Raised game pie

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This is a rich meat pie recipe from Galton Blackiston that combines a veritable zoo of game meat - rabbit, venison, pheasant and partridge, with added sausage thrown in for good measure. Further impress your guests by carefully and thinly slicing the pie, revealing a cross-section of the spectacular meat filling and flaky pastry.

First published in 2015




Pie filling

Hot water crust pastry

  • butter for greasing
  • 500g of plain flour, plus extra for dusting
  • 2 tsp salt
  • 110g of lard
  • 280ml of water
  • 1 egg, beaten


  • 20cm cake tin


Preheat the oven to 200°C/Gas mark 6. Start by making the stock; take the meat off the partridges and the pheasant and reserve the bones
Place the bones in a large pot, followed by the carrot, celery, thyme, rosemary, and half of the onion
Pour in the white wine and add enough cold water to just cover the bones. Bring to the boil and simmer for about 2 hours, skimming off any impurities that rise to the surface with a ladle
  • 125ml of white wine
While the stock is simmering, in another saucepan, add the lard and water and bring to the boil, stirring constantly
  • 110g of lard
  • 280ml of water
Sieve the flour in a large bowl and add the salt. Make a well in the middle of the flour and add the hot lard and water mixture, mixing together quickly with a wooden spoon to form a dough. Cover with cling film and leave to rest for 20 minutes
  • 500g of plain flour
  • 2 tsp salt
Lightly grease a 20cm cake tin and put in the fridge for 15-20 minutes to firm up the butter
Carry on with the filling; mix together the sausage meat, the rest of the onion, the crushed garlic, and tarragon in a bowl
Roughly chop the game meats: the partridge, pheasant, rabbit and venison, and stir into the mixture, then season well with salt and pepper. Sprinkle over the mace and crushed juniper berries. Mix well and set aside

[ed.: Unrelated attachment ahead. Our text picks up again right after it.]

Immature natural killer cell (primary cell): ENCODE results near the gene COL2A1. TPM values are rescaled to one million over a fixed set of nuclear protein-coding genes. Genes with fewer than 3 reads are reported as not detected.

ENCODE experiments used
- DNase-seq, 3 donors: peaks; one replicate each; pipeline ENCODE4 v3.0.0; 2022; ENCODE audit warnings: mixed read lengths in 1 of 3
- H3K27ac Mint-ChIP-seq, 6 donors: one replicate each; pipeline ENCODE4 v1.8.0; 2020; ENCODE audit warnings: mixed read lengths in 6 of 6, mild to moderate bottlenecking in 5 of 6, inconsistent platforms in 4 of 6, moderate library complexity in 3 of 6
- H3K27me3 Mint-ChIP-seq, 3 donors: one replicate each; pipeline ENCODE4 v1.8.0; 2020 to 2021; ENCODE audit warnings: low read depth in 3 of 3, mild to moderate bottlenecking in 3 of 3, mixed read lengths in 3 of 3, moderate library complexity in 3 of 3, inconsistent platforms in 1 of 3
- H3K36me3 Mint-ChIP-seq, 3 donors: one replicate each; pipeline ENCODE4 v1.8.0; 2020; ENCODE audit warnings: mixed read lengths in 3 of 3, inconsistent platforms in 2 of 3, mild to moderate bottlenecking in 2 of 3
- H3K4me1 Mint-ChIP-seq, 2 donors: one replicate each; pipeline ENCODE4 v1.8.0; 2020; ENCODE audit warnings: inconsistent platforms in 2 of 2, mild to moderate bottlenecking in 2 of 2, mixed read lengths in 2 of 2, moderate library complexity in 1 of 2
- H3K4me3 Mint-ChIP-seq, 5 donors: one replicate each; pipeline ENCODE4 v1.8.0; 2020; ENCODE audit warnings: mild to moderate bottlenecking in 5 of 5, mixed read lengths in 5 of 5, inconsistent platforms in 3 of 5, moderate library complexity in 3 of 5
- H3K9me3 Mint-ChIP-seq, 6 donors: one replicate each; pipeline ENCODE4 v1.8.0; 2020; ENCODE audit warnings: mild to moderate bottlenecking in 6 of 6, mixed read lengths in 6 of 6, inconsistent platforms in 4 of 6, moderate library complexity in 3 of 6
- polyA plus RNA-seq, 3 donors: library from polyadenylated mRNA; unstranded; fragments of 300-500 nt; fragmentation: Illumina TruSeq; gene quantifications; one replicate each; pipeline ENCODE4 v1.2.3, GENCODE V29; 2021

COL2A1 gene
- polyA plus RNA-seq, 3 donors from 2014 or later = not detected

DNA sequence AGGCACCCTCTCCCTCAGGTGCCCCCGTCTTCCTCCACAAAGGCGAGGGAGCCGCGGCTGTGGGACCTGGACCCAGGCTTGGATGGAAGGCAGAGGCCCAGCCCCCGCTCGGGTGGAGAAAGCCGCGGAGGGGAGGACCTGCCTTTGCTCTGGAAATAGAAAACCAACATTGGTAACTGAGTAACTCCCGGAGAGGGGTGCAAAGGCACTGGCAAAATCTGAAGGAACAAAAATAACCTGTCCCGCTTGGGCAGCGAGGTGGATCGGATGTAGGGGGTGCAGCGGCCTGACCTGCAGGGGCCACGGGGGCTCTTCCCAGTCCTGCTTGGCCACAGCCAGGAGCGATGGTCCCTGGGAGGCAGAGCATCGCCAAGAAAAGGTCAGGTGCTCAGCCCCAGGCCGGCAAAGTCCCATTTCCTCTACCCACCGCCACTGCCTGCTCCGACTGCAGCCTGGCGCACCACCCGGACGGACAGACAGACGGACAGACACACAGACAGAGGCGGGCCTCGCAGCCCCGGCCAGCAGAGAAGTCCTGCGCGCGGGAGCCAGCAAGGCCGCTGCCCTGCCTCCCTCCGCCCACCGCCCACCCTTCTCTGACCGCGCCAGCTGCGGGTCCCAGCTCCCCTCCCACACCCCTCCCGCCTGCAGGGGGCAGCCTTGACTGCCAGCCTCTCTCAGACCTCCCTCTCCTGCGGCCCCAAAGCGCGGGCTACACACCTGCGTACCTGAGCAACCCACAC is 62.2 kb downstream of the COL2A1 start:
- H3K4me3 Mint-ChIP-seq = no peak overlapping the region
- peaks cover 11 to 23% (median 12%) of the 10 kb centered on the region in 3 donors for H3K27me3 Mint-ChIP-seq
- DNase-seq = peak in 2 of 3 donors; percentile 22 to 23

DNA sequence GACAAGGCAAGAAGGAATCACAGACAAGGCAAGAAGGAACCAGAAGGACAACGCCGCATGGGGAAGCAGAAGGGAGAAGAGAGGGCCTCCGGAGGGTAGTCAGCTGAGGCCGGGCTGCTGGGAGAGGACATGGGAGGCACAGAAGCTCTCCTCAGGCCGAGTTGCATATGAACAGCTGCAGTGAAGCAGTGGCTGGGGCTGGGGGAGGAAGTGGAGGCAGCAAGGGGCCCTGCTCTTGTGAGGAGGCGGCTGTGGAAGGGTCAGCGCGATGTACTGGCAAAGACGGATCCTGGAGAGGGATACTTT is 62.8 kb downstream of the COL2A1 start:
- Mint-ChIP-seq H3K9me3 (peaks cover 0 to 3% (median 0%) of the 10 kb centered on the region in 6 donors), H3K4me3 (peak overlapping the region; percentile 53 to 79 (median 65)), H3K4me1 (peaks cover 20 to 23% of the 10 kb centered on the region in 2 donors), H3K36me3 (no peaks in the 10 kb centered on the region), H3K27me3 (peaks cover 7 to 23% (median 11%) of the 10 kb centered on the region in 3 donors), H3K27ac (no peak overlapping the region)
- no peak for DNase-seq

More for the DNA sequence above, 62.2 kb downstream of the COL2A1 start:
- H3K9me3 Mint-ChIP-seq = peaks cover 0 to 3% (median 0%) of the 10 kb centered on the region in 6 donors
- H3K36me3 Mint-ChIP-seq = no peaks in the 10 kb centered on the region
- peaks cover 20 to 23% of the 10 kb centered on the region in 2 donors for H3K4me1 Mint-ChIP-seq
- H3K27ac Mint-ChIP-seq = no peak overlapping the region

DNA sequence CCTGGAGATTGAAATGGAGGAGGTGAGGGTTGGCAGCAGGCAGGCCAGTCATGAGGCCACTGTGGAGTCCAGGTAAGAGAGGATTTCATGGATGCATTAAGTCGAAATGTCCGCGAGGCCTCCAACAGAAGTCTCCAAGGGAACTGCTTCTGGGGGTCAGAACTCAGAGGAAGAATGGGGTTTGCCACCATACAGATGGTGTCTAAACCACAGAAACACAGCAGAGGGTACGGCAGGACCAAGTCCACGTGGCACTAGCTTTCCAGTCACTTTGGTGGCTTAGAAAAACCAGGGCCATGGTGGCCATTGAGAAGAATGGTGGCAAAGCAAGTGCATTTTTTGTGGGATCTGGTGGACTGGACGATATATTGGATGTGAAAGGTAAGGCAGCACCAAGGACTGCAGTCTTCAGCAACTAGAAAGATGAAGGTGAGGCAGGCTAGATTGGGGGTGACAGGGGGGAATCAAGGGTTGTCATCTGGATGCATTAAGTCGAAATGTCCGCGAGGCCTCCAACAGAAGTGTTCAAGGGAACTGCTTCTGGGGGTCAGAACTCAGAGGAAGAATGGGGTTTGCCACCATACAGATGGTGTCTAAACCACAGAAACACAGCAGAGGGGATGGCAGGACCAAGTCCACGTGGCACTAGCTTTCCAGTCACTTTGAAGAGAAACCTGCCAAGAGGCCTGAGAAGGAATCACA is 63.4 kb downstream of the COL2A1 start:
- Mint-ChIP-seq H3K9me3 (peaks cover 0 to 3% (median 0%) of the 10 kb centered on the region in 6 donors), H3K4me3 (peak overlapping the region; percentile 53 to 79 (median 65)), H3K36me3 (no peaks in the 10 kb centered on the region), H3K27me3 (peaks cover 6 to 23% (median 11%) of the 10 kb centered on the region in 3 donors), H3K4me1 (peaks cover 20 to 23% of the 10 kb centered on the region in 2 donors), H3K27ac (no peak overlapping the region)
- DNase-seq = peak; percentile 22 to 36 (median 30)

After the dough has been resting for 20 minutes, lightly flour your work surface and roll out two thirds of the dough, reserving the final third for the pie lid. Use the pastry to line the cake tin and spoon the meat mixture evenly into the pie
Roll the remaining pastry dough into a piece large enough to cover the cake tin, and cut a circle the size of a £2 coin in the middle
Using a pastry brush, lightly coat the edges of the pie with the egg wash and lay the dough lid over the pie. Crimp the edges, and brush a layer of egg wash over the top
Place the pie on a baking tray and bake in the oven for 30 minutes, then lower the oven to 180°C/Gas mark 4 and bake for a further 1 hour and 30 minutes, until the top of the pie is golden-brown
Remove from the oven and allow to almost cool completely
Take the stock off the heat and strain through a sieve. Return to the stove and reduce the stock to approximately half a pint
Allow the stock to cool slightly, then pour through the hole in the top of the pie and place in the fridge to set overnight
When ready to serve, cut into slices and serve with piccalilli or pickled onions
  • 1 tbsp of piccalilli
First published in 2015

There can't be many Michelin-starred chefs who started out selling homemade cakes, biscuits and preserves on a market stall in Rye in 1979. Yet, the quietly spoken, endearingly eccentric Galton Blackiston isn't like other chefs.

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